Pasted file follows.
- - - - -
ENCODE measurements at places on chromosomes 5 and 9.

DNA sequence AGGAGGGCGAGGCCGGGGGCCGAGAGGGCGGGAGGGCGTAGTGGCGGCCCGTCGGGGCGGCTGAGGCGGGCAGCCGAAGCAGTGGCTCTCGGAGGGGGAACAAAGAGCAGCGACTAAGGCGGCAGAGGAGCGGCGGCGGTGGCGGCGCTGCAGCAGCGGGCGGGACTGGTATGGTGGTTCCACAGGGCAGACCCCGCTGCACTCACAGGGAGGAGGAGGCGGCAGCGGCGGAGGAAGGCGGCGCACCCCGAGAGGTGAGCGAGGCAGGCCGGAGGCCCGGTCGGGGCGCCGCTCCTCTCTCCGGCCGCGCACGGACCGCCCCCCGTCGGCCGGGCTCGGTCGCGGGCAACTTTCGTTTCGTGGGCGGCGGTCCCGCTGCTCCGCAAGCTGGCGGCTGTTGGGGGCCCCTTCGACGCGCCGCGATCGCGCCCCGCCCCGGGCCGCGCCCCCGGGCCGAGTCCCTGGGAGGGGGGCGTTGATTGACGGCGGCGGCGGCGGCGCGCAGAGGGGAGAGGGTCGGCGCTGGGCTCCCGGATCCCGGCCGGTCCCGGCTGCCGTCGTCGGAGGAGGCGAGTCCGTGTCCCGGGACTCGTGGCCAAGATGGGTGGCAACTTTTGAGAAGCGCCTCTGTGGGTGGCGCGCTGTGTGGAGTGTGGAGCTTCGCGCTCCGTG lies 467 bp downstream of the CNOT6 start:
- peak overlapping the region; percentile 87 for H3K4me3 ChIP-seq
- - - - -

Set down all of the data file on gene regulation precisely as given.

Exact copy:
ENCODE measurements at places on chromosomes 5 and 9.

DNA sequence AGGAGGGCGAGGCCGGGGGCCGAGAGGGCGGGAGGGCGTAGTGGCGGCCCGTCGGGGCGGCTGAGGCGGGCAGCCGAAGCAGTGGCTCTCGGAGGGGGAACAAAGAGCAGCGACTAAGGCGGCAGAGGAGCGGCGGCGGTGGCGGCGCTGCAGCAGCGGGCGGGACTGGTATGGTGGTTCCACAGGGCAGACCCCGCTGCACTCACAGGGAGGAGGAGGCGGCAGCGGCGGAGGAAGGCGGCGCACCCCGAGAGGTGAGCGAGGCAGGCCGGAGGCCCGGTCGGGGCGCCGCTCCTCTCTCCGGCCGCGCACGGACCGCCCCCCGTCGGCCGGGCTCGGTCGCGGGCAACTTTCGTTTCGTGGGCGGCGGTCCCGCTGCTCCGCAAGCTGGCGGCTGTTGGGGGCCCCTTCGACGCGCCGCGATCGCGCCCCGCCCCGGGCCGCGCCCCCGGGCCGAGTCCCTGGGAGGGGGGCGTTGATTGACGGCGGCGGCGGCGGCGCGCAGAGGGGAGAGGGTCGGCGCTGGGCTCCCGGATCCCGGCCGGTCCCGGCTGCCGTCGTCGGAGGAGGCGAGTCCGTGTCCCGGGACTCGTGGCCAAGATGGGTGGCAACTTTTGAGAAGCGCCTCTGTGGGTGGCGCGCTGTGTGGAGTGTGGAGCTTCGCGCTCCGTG lies 467 bp downstream of the CNOT6 start:
- peak overlapping the region; percentile 87 for H3K4me3 ChIP-seq